ESG Investment Frameworks for Beginners

ESG investing

Today Environmental, Social, and Governance (ESG) factors have become key drivers of value, proving that financial performance is no longer measured only in terms of market size and profit. Investors have begun to understand that sustainability is just as important as finance when evaluating a firm’s performance. And this increasing interest from investors has resulted in organizations and corporates paying more attention to ESG factors. Organizations today are focusing more and more on building efficient ESG strategies and frameworks. In this article, we are going to provide you with a brief introduction to various ESG frameworks and investment strategies used by investors.


What are ESG frameworks?

ESG frameworks are systems for standardizing the reporting and disclosure of ESG metrics. They act as general guidelines for corporates/ industries guiding them on how to report their ESG performances. These frameworks are mostly developed by non-profit organizations, NGOs, business groups, and others. As a result, they vary widely in areas of focus. There is no set regulation yet regarding which framework to use, so it’s up to the organization to select the framework to use. Today there are various frameworks available to select from. Below is the list of a few most used frameworks:


  1. The Global Reporting Initiative (GRI)
  2. Sustainability Accounting Standards Board (SASB)
  3. International Integrated Reporting Council (IIRC)
  4. The Workforce Disclosure Initiative (WDI)
  5. Task Force on Climate-related Financial Disclosures (TCFD)
  6. Climate Disclosure Standards Board (CDSB)
  7. Science-Based Targets initiative (SBTi)
  8. UN Principles for Responsible Investment (PRI)
  9. World Economic Forum (WEF) Stakeholder Capitalism Metrics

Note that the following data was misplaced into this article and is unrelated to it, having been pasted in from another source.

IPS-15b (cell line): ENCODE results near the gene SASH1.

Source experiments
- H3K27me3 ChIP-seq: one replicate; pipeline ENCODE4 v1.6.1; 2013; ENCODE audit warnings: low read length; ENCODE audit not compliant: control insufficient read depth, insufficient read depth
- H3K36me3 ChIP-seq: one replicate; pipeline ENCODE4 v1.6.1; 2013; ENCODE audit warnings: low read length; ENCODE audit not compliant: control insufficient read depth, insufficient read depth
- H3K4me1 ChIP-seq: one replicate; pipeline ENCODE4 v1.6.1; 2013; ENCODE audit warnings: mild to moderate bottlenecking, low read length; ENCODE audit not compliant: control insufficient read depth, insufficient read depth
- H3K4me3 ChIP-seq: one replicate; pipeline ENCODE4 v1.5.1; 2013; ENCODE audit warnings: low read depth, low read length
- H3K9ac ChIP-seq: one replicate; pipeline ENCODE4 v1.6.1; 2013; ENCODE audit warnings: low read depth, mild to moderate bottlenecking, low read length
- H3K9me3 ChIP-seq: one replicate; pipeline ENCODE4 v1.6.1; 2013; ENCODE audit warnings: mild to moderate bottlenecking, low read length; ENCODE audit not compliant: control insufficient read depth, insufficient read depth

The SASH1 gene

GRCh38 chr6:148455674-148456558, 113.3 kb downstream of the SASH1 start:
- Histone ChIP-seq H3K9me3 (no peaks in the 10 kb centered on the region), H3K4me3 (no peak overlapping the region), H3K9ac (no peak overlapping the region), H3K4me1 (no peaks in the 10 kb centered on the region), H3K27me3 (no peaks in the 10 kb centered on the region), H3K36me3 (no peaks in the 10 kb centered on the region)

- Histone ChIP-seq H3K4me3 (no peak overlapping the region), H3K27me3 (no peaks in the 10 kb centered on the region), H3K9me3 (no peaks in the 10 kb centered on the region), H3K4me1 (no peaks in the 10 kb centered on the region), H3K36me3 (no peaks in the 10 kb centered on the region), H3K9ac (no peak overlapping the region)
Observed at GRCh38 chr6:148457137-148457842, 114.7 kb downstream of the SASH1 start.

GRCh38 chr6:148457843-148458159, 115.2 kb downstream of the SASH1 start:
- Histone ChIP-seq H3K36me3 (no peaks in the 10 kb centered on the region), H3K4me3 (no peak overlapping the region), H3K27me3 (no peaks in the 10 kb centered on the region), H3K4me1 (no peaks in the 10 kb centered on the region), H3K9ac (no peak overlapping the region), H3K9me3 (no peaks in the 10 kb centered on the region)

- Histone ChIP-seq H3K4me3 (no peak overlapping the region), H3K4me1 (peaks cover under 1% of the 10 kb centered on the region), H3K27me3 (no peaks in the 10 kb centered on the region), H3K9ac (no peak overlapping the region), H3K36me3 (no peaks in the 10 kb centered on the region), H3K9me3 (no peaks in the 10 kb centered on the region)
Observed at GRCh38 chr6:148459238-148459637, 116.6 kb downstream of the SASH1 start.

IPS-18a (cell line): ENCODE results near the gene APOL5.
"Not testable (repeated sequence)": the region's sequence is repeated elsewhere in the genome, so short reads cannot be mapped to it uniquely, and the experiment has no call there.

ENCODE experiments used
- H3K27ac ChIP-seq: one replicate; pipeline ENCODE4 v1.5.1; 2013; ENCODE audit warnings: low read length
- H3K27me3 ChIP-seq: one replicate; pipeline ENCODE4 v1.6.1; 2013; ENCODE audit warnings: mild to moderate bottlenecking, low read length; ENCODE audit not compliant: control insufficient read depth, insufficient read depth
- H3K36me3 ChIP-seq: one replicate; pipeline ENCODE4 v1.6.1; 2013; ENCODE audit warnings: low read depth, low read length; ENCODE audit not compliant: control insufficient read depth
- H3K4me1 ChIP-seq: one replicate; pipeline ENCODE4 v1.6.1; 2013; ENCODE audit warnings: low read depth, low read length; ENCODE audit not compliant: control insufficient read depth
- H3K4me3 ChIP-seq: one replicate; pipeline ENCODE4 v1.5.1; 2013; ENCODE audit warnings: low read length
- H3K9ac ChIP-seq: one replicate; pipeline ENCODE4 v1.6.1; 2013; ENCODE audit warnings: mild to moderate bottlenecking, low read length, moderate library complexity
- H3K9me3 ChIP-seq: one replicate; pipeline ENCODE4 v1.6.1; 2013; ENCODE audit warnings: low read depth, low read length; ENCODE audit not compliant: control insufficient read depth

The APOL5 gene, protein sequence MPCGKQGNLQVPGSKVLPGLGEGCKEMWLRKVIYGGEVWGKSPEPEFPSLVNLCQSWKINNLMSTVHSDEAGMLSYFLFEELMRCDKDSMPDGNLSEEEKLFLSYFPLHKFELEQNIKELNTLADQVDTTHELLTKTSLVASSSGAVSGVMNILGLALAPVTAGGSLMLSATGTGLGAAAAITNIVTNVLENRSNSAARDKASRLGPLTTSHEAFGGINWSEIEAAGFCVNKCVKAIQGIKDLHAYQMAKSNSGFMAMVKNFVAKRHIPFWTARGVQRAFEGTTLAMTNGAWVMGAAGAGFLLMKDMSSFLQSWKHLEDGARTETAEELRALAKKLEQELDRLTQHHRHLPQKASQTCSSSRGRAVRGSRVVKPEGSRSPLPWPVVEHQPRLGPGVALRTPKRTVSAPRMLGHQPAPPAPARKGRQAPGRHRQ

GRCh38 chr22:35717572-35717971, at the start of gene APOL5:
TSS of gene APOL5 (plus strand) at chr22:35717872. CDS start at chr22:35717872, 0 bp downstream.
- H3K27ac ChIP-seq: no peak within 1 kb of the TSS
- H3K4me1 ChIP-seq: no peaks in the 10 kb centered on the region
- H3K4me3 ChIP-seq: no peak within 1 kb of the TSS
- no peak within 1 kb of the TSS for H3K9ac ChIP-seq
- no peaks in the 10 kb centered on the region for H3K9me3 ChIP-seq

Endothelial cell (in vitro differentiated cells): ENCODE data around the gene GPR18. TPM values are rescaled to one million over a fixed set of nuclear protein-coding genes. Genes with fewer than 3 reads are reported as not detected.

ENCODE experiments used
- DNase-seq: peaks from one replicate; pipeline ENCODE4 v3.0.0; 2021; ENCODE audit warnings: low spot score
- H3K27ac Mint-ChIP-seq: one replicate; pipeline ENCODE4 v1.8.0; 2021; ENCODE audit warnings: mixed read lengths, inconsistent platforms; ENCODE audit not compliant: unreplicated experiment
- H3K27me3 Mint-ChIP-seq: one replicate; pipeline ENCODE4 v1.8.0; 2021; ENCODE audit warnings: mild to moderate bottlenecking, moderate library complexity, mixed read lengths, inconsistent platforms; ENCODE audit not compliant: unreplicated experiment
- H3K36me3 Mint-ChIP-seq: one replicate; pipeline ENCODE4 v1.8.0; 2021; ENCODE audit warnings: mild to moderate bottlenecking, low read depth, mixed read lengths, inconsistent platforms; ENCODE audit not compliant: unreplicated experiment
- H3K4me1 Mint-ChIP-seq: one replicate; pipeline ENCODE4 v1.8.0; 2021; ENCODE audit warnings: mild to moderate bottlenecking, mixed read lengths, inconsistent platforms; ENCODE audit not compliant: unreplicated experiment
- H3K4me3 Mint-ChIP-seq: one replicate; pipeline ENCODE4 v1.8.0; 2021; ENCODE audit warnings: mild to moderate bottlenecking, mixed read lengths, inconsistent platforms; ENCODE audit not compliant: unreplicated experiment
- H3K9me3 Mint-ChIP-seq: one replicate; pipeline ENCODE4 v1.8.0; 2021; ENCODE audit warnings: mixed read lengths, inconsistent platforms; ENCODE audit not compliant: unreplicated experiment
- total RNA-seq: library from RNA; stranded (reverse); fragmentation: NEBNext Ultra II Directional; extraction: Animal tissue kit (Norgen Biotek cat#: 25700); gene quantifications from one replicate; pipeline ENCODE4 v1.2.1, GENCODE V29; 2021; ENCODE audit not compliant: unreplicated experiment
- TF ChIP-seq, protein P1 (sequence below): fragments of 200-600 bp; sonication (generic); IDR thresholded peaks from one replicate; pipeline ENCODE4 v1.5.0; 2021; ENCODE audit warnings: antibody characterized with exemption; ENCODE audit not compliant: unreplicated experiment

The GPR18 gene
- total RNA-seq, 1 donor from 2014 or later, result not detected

10. Boardclic’s ESG Index
  11. Morgan Stanley Capital International (MSCI)


How to pick an ESG framework?

As we can see there are multiple frameworks available to select from today, so the obvious question that comes to mind is how to pick one, what things need to be looked at while selecting a particular ESG framework for an organization?


  1. Know your organization. Keep your sector and industry top of mind when deciding which framework is most appropriate to implement. This is especially true for some of the frameworks listed above such as the SASB and its set of 77 industry-specific standards.
  2. Know whom you are reporting to. Think about what drives your reporting needs. Are you going for multiple disclosures across Economic, Environment, and Social categories? Which sustainability goals are more important? Or do you need a complete framework that covers all financial and non-financial issues? The answer to this may depend on what your shareholders, lenders, community partners, and other stakeholders would like to see.
  3. Geography matters. Disclosure requirements vary by country and region. From the EU’s Corporate Sustainability Reporting Directive (CSRD) to the UK’s constantly changing disclosure requirements, having a framework that fits the required reporting standards is essential.


Investment strategies used by investors:

Based on how an investor views ESG, what kind of data they look after, and their strategies, ESG investment can be classified into two types: 1) Passive ESG investing 2) Active ESG investing.


Passive ESG investing: